‘What kind of PM would Miliband make’, Westminster Policy Institute, Westminster Policy Institute, 6 March 2015

Not that many people are prepared to go into bat for Ed Miliband. But if they do, they almost always make the following observation.

Ed spent a year-and-a-half in the Cabinet between 2008 and 2010, and spent more than five years working as an advisor in the Treasury before he entered parliament in 2005. If he does become Prime Minister after May 7th, then, he will start the job with far more familiarity with government at the highest level than some of his recent predecessors, not least Tony Blair and David Cameron.

Ed’s defenders will also note that, behind the scenes, that wise old bird, Lord Falconer, has been spending serious time working out exactly how Number Ten is going to be run if and when Ed eventually gets there.

So do they have a point? Are experience and preparation really the keys to governing successfully? Or might Ed Miliband possess shortcomings and limitations that no amount of Whitehall nous and careful planning can overcome?

Anyone who talks to those who worked with, near or under Ed, whether in or out of government, soon gets used to being told it can be far more difficult than it should be to get a decision out of him.

Undoubtedly, some of those who complain are actually complaining about the fact that, because Ed ‘does detail’ and isn’t afraid to question common wisdom, any delay in getting stuff signed off has as much to do with the inadequacy of their case, or the way they’ve presented it, as it does with any ‘chronic indecision’ on his part.

That said, tales of the latter are so widespread that it’s hard to believe that there isn’t at least a grain of truth in there somewhere.

The same goes for another frequent moan about Miliband by those who know him well – namely that, while he continually consults others, he’s often totally convinced that he knows best, meaning that he’s prone to spend an awful lot of time listening without really hearing.

And then there’s his tendency, as some see it, to surround himself with a self-cancelling mix of bold blue-sky thinkers, on the one hand, and depressingly cautious campaigners and uninspiring old-hands on the other.

Always remember, say some who’ve seen Ed operate at first-hand, that this is a guy who grew up under Gordon Brown – a guy who, for all his denials, is no less anxious than Brown was about what the papers are saying, who almost relishes a crisis because that is when many people think he is at his best, who, if truth be told, only really values the opinion of insiders rather than outsiders, tired old-pros rather than genuine insurgents. And you only have to look at Brown, their argument runs, to see that simply knowing one’s way around the corridors of power means nothing if you don’t have the skill-set – or the temperament – to make the most of that power when your moment finally comes.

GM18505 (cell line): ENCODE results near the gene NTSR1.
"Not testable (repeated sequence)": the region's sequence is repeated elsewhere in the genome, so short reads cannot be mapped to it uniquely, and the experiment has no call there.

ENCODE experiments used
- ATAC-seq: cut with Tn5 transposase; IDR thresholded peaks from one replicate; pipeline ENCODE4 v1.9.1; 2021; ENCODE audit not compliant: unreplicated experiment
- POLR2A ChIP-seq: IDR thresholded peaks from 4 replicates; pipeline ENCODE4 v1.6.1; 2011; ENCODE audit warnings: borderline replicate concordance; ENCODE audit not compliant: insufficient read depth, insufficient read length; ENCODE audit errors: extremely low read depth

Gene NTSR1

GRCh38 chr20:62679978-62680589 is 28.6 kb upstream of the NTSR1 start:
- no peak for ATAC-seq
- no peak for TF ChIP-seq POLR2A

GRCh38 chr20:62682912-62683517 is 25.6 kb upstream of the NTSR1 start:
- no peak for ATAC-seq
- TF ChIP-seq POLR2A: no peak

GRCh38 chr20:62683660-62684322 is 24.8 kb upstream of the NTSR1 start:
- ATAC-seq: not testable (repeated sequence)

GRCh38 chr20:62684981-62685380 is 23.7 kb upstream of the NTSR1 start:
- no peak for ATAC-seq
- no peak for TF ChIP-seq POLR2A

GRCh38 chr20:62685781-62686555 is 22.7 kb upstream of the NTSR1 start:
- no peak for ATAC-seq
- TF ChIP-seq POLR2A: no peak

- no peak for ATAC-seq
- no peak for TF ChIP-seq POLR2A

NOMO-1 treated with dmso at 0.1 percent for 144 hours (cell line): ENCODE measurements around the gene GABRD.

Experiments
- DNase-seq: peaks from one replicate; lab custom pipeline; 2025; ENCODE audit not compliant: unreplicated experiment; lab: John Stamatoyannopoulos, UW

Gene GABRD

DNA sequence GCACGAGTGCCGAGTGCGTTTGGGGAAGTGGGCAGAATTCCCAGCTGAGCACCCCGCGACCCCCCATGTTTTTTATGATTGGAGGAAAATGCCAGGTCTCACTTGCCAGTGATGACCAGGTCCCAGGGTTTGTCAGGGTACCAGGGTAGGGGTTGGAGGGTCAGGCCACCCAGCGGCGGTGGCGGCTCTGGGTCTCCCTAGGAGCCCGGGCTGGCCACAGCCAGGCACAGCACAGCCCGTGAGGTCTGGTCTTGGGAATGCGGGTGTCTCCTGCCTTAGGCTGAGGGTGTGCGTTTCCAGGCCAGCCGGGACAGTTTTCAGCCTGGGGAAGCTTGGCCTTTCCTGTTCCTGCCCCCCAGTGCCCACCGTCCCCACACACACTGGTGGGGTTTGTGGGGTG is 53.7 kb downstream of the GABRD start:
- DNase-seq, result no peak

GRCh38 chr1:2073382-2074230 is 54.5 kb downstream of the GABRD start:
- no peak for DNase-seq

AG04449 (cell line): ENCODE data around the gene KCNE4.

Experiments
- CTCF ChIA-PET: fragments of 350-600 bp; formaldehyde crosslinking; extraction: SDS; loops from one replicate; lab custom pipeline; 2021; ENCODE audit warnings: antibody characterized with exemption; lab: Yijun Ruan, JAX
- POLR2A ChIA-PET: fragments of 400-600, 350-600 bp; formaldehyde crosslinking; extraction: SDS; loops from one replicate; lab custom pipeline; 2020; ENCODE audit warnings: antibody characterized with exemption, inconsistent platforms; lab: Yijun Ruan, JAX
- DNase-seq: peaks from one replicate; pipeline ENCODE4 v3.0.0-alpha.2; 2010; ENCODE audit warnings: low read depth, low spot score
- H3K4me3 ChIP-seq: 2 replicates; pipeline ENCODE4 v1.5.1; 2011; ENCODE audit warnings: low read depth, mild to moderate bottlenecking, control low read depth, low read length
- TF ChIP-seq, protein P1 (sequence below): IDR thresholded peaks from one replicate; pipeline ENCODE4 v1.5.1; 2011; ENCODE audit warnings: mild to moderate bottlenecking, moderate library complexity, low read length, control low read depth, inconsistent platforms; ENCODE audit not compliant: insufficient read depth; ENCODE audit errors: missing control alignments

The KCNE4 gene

Such criticisms may, though, be overly-harsh and presumptive.

For one thing, Brown seemed to have done surprisingly little detailed preparation before he moved into Number Ten – something which, thanks to Charlie Falconer, and a whole host of pro bono management consultants and various shadow teams, can’t be said of Labour under Ed.

For another, Ed has other qualities that may help make him a better Prime Minister than many imagine. What he sees, for instance, as ‘intellectual self-confidence’ (and others see as good old-fashioned arrogance) means he is capable of sticking to his guns and seeing things through rather than being blown off course by the slightest side- or head-wind.

Somewhat paradoxically, Ed is also – relatively-speaking anyway – an emotionally intelligent politician, meaning that he may be better able than some previous occupants of Number Ten to manage relationships with colleagues and supporters, both in and outside parliament.

Who knows whether these qualities, when weighed against any shortcomings, will be enough to ensure that Ed Miliband can successfully negotiate the myriad challenges that a Labour government – especially one still wanting to do so much at a time when there is so little money – will inevitably face?

Certainly there are some, even within the Party itself – particularly those who have never once wavered in their belief that five years ago Labour elected the wrong brother – who have long since convinced themselves (and who never waste a chance to try to convince others) that, even if by some miracle Ed makes it to Downing Street, he is bound to make a complete hash of things.

Not everybody, however, is quite so pessimistic. Indeed, even some of those sadly willing to admit that Miliband is hardly the perfect candidate haven’t entirely given up on the possibility that he may yet surprise everyone should he get to be PM.

In spite of the best efforts of his many detractors, not least those in the press and in CCHQ, it may not be very long before we all get the chance to find out.


About tpbale

I teach politics at Queen Mary University of London.
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